VET Ultrasound Clinical Solutions - Prevention
Ultrasound and MRI are important tools in the prevention of various diseases in veterinary medicine.
Early detection of a possible disease enables animal owners and veterinarians to start therapy in the early stages of the disease.
They are also valuable tools in eradicating inheritable disorders.
In recent years, more and more attention is raised for breed specific inheritable diseases. Good examples are Mitral Valve Disease in the Cavalier King Charles Spaniel, and Hypertrophic Cardiomyopathy in Ragdoll and Maine Coon Cats.
Feline Hypertrophic Cardiomyopathy
Feline Hypertrophic Cardiomyopathy is the most common form of heart disease in cats. There is evidence that some forms of HCM are hereditary. However, cats can also develop HCM without a genetic predisposition, or develop HCM secondary from other diseases like hyperthyroidism or systemic hypertension (1).
Specific genetic mutations have been identified in both Maine Coon and Ragdoll cats. The presence of such a mutation increases the risk of developing HCM. However, the correlation between the genetic mutations and the development of HCM is not 1:1. Not all cats with the genetic mutations develop HCM, and not all Ragdoll or Maine Coon cats that do develop HCM possess the mutation. (2) So, it is likely that other, not yet identified genetic factors play a role in the development of the disease, next to environmental factors.
Cats with HCM show a hypertrophied, non dilated left ventricle, in absence of an obvious cause for this. HCM leads to a diastolic dysfunction and eventually to congestive heart failure. (1) This may lead to difficulties to breath, and fainting. Thrombi-embolism is a common complication (3).
Mitral Valve Disease
Valvular endocardiosis is an important cardiac disease, especially in small dogs and toy breeds. It is the most common form cause of congestive heart failure in old dogs. The Cavalier King Charles Spaniel has a ‘unique’ predisposition for this disease: at the age of 4 years old the prevalence among this breed is almost 50%. At an age of 10, the prevalence is 100%. (4). The heritability of cardiac murmur in Cavaliers has been estimated to be 0.64 (0.07) . Mitral Valve Disease is probably a polygenetic trait (7), but not all the involving genes have been identified yet. There is no genetic test for the disease (7).
Cavalier King Charles Spaniel Clubs in several countries have made ‘Mitral Valve Disease Breeding Protocols’ in an attempt to lower the prevalence of MVD among this breed. Though the protocols differ between countries, they use a combination of auscultation and/or echocardiography in order to detect early onset MVD: MVD occurring before the age of 5. The MVD breeding protocols are based on the following assumption: The disease can be decreased and the age of onset delayed by following guidelines of only breeding cavaliers who are over the age of 2.5 years, have hearts free from MVD murmurs, and have parents whose hearts were MVD murmur-free at age 5 years. No cavaliers should be bred which have murmurs before age 5 years. (5) (6)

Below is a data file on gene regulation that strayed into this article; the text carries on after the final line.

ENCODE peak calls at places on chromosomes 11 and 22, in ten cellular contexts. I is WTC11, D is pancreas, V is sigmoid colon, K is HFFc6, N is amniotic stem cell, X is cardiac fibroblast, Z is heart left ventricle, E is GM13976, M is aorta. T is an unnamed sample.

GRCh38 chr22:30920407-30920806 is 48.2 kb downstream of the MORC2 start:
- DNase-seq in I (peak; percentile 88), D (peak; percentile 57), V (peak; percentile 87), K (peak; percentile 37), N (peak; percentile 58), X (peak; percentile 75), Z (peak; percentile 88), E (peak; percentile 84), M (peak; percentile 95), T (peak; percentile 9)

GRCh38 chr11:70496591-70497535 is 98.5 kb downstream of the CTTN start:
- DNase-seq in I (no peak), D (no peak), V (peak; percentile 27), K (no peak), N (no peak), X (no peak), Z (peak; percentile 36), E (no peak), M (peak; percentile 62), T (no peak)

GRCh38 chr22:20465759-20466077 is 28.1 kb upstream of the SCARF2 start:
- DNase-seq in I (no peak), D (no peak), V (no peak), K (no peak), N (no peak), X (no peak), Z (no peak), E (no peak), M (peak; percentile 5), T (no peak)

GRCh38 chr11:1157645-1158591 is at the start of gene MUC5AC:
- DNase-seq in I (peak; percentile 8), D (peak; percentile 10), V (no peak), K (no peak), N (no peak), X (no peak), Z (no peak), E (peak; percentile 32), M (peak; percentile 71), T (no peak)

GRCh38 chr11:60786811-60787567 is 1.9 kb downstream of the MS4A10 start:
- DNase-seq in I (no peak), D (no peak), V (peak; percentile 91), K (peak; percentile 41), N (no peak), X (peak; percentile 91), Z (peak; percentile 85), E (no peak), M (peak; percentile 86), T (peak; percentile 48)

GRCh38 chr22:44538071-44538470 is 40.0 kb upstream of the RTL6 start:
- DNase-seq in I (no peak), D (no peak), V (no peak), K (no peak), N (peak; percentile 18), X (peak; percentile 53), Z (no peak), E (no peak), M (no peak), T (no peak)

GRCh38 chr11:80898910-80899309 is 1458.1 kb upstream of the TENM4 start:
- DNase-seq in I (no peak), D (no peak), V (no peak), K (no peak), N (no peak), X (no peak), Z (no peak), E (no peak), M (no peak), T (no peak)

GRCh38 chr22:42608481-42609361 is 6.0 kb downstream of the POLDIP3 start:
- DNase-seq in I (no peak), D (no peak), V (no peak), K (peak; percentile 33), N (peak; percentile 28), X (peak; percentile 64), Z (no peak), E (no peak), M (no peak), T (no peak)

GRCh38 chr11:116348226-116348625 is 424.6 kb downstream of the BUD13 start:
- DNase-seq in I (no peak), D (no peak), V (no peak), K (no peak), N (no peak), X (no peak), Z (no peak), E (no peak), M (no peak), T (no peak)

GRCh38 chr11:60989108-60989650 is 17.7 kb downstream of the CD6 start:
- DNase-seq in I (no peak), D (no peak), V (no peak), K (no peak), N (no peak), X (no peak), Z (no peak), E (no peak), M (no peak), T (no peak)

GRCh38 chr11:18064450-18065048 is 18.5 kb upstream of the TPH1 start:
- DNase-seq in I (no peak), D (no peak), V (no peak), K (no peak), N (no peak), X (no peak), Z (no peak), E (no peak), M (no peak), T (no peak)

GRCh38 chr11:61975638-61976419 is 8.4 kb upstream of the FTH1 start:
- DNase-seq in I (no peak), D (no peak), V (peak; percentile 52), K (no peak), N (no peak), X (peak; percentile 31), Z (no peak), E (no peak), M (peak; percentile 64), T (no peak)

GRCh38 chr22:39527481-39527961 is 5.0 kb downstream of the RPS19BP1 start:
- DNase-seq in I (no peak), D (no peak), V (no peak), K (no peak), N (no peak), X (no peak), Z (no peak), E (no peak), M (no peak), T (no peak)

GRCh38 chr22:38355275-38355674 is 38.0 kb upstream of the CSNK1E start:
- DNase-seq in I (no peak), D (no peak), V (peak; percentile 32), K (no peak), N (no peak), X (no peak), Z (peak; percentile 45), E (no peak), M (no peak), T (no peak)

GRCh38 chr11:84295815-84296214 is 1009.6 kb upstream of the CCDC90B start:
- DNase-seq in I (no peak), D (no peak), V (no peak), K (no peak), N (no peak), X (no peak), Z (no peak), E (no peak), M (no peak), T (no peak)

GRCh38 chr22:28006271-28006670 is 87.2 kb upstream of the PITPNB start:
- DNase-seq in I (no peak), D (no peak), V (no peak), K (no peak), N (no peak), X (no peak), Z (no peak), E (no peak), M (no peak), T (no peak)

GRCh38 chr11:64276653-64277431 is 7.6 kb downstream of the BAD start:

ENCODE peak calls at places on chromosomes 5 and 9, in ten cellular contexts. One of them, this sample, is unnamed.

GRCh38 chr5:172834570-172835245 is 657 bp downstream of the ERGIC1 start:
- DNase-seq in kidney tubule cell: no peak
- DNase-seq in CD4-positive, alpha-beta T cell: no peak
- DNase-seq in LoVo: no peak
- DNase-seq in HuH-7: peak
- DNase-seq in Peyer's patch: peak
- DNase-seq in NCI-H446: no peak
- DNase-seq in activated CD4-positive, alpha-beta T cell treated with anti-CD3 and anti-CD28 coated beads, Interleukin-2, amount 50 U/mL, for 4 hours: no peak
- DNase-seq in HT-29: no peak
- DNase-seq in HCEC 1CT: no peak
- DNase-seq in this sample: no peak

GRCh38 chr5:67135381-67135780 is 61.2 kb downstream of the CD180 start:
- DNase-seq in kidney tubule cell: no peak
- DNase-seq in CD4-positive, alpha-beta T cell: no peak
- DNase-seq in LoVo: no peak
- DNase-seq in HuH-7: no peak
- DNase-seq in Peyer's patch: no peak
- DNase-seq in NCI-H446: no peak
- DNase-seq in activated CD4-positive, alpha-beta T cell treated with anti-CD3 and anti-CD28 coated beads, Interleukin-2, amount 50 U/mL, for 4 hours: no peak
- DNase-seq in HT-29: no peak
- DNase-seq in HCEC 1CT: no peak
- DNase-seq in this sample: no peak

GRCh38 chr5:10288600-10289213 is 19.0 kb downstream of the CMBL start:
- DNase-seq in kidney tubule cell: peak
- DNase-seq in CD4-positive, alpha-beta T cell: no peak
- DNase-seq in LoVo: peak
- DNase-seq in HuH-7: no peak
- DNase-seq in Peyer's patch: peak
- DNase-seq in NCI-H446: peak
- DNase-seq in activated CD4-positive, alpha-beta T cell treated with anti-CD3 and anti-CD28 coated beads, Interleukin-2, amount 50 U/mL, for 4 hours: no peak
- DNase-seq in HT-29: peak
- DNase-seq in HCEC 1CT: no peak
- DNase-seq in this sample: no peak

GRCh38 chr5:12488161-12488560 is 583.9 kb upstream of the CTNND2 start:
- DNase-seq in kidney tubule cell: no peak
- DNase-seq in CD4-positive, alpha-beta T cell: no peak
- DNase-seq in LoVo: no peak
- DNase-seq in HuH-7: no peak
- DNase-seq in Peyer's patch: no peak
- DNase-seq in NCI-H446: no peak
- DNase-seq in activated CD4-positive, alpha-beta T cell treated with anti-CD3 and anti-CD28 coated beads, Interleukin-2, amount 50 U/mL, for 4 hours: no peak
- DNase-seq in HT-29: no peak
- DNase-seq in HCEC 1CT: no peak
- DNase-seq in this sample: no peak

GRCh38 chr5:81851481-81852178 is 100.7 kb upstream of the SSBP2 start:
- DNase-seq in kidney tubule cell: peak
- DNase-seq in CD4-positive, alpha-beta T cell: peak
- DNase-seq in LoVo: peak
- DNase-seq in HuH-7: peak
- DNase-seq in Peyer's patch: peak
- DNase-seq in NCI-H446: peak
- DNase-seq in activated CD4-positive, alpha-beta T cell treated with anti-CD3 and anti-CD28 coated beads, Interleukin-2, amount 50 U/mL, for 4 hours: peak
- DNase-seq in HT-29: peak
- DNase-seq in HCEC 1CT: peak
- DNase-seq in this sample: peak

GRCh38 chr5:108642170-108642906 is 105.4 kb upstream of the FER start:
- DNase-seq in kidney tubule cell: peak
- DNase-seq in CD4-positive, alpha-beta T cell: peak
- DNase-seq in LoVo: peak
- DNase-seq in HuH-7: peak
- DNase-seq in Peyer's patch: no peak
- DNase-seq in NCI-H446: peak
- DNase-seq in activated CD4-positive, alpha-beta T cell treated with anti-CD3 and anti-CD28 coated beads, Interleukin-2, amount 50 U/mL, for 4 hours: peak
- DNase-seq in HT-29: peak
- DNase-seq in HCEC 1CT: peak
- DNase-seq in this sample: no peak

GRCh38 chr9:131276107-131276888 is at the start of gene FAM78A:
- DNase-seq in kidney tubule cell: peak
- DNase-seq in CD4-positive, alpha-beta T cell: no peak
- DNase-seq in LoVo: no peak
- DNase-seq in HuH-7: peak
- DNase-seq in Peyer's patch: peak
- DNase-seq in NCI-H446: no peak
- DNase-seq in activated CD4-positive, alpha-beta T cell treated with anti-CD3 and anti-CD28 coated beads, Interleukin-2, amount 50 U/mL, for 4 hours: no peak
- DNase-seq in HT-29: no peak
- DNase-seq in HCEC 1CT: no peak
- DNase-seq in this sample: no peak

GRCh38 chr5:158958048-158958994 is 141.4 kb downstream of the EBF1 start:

So, by thorough screening of the heart of young Cavalier King Charles Spaniels by echocardiography and auscultation before breeding, the prevalence of the disease in the population can be reduced. Esaote developed a range of technologies that enable the sonographer to obtain high quality images for accurate diagnosis of cardiac pathologies. In this way we contribute to prevention of heritable diseases in future generations of animals.
Because both Mitral Valve Disease and Hypertrophic Cardiomyopathy have a hereditable background, it is important for breeders to know which animals are affected. These animals can be registered and kept out of the breeding population. For both MVD and HCM, ultrasound is an important part of the screening process.
To start with, Esaote offers both high frequency and low frequency phased array probes. In this way, the sonographer is able to obtain high quality images from both small rag doll cats to your biggest German Shepherd. Connecting your system to ECG offers you the possibility to determine the precise moment of diastole and systole in an easy way. Continuous Doppler and Pulsed Wave Doppler enable the detection of high velocity flow. Esaotes Colour Doppler CFM is highly adjustable, visualizing both high and low flow velocities.
Compass M Mode (CMM): an orientable processing line enabling you to obtain a quality M-Mode image even if your patients condition is too bad to be in a position ideal for echocardiography.
Tissue Velocity Mapping: enables you to assess the movement of the heart muscle visualized by different colours.
- 1. Linquist, Eric, et al. The Curbside Guide: Diagnosis & Treatment of Common Sonographically Detected Disease, Canine & Feline. United States of America : SonoPath LCC, 2015.
- 2. International Cat Care. Hypertrophic cardiomyopathy (HCM) and Testing. icatcare.org . [Online] icatcare.org/advice/cat-health/hypertrophic-cardiomyopathy-hcm-and-testing.
- 3. Faculty of Veterinary Medicine, Utrecht University. Syllabus Circulation . Utrecht : sn, 2010-2011.
- 4. Mc Gavin, M. Donald en Zachary, James F. Pathologic Basis of Veterinary Disease, 4th edition. St. Louis, Missouri : Mosby Elsevier, 2007.
- 5. UFAW. Genetic Welfare Problems of Companion Animals. [Online] [Citaat van: 8 12 2016.] www.ufaw.org.uk/dogs/cavalier-king-charles-spaniel-mitral-valve-disease.
- 6. Beardow, Andrew, et al. INTERNATIONAL SYMPOSIUM ON CHRONIC CARDIAC VALVE DISEASE (CVD) IN THE CAVALIER KING CHARLES SPANIEL. sl : Cavalier King Charles Spaniel Club, USA, 1998.
- 7. Cavalier Health, [Online] [Citaat van: 12 8 2016.] cavalierhealth.org/mvdprotocol.htm.